First of all a disclaimer: I am no expert in scientific blogging or even blogging in general. I have only participated in one other blog which failed miserably due to a lack of content.

Formal Requirements for Scientific Texts

The format of scientific texts is highly dependant of the respective field as well as the publishing media. However, there are some universal standards such as the IMRAD (Introduction, Methods, Results and Discussion) format for reports of original data [1]. Prerequisite for scientific texts can be gathered by taking a look at traditional papers and abstracts:

  1. Structure of Text
    It should be possible to structure text logically. This includes different types of headings, paragraphs as well as the ability to alter font characteristics to some degree.

  2. Support for Citations
    One of the most important parts of working scientifically is to not just state an opinion, but to back it up with the preliminary work of other parties.

  3. Support for Figures, Tables and Equations
    There should be a simple way to create figures, tables and equations as well as their corresponding captions.

  4. Support for References
    Automatic cross referencing as supported LaTex ("\ref") and most word processors should be available.

Currently Pelican (v.3.2) is able to satisfy the requirement for structured text as well as proper figures, tables and equations. However, it lacks support for citations, which is comprehensible, as this feature is usually not required for blogging. Nonetheless, it is required for scientific texts.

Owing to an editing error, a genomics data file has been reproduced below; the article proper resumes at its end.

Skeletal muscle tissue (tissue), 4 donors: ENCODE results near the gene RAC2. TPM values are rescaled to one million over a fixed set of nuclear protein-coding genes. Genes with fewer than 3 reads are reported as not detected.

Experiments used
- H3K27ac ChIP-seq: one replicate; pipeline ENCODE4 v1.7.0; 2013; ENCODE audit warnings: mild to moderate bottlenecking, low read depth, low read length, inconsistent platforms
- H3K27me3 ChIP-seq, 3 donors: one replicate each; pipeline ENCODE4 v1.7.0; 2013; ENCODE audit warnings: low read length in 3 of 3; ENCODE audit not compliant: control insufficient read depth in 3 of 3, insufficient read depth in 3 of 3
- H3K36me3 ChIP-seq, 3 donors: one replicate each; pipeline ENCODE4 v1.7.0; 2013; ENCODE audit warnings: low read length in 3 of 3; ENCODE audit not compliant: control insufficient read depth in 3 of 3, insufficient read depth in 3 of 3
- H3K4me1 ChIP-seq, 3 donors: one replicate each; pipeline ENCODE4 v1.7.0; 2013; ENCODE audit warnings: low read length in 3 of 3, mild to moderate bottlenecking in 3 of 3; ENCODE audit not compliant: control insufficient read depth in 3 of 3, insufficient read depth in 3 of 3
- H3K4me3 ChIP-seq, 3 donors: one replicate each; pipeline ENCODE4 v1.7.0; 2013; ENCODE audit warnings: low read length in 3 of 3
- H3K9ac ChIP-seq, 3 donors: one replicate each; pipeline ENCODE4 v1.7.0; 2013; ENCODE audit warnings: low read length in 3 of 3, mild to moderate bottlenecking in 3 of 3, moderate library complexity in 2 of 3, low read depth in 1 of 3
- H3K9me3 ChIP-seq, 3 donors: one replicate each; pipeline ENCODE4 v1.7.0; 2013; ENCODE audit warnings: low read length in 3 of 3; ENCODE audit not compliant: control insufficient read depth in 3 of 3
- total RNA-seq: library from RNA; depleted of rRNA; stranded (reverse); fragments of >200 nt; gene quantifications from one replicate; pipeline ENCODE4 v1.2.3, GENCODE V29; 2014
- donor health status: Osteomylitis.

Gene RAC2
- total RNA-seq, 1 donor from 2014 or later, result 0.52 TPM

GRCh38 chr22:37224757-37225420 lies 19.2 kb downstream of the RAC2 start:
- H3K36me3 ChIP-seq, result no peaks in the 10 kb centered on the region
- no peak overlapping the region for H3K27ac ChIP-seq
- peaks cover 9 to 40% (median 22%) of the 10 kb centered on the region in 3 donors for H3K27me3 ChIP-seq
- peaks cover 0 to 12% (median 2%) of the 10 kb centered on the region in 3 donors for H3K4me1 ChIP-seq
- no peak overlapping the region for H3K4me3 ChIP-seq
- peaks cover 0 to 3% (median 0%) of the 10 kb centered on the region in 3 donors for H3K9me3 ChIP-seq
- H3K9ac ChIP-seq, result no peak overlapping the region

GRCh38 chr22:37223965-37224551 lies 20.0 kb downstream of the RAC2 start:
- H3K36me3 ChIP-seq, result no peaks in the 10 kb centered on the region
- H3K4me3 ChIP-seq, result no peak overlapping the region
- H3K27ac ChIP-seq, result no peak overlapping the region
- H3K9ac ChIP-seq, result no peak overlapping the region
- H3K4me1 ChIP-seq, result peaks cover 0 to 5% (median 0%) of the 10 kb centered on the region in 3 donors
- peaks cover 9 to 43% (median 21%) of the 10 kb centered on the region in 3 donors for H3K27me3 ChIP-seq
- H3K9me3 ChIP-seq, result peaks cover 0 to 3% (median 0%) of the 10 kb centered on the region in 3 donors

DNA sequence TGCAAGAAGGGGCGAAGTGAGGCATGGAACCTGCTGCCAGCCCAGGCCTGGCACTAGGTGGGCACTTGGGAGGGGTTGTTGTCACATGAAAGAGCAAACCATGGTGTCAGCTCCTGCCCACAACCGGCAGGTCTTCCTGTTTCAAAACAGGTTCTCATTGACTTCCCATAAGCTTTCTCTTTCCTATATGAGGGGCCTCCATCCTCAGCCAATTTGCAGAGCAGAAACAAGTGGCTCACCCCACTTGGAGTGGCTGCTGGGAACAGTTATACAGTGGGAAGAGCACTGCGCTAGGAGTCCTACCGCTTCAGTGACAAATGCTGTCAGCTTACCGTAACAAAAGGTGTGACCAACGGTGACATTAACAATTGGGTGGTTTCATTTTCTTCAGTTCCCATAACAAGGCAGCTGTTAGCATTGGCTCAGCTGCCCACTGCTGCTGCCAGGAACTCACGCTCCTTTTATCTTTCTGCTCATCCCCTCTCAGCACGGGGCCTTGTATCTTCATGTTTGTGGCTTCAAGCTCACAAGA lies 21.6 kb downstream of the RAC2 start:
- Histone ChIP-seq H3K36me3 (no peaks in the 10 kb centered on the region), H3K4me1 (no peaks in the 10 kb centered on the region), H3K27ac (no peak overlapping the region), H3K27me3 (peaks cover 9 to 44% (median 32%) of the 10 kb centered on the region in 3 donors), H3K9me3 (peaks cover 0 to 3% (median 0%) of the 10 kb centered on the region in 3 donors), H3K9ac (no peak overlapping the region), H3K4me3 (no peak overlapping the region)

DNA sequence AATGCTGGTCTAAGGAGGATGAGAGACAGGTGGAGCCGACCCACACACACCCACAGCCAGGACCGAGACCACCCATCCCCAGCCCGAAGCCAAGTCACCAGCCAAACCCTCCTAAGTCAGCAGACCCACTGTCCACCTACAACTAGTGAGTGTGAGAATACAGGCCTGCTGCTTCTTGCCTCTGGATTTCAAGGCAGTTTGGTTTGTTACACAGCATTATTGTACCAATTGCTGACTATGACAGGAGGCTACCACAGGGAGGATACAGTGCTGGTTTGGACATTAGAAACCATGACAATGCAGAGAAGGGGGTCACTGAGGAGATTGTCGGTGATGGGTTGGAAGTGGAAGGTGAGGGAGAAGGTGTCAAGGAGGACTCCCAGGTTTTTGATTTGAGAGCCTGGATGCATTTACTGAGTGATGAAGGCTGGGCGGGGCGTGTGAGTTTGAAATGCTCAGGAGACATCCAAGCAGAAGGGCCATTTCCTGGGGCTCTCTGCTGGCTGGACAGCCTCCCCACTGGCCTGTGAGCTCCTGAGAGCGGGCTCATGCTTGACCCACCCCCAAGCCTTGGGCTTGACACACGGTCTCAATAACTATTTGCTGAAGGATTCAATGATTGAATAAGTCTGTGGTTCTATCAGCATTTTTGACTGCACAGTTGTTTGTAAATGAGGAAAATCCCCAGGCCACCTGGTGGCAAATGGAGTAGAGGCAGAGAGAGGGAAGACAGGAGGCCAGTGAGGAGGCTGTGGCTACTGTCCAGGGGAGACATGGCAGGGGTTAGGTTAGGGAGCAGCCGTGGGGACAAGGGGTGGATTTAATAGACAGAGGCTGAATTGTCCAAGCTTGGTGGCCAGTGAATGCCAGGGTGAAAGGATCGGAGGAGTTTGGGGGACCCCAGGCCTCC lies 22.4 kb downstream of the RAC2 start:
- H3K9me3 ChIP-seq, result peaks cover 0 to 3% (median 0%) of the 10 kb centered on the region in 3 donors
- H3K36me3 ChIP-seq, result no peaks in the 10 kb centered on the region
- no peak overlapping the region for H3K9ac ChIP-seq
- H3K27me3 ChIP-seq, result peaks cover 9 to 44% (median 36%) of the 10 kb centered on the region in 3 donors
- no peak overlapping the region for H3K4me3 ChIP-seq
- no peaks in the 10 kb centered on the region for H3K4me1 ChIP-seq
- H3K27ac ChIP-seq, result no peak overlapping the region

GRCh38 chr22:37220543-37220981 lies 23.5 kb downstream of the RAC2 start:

Pelican and Pandoc

As Martin Fenner stated in his call for scholarly markdown [2] most of these features are already supported by Pandoc. This covers an excellent implementation for citations, including support for the Citation Style Language (CSL) which is especially useful when writing papers or abstracts. The natural fit is to use Pandoc as backend for Pelican. This can be achieved by creating a Pelican reader plugin, which is fairly straight forward. An implementation of such a reader plugin can be done in well under 50 lines of code: Pandoc_Reader.


Although Pandoc has excellent support for structured text, figures, tables, equations and citations there is room for improvement. This includes fairly simple issues such as cross referencing support using html anchors as well as more complex ones such as support for internal links for tables and figures.


1. Iverson C, Christiansen S, Flanigin A, Fontanarosa PB, Glass RM, Gregoline B, et al. AMA manual of style: A guide for authors and editors. 10th ed. OUP USA; 2009.

2. Fenner M. A call for scholarly markdown [Internet]. Gobbledygook. 2012 [cited 2014 Apr 2]. Available from:


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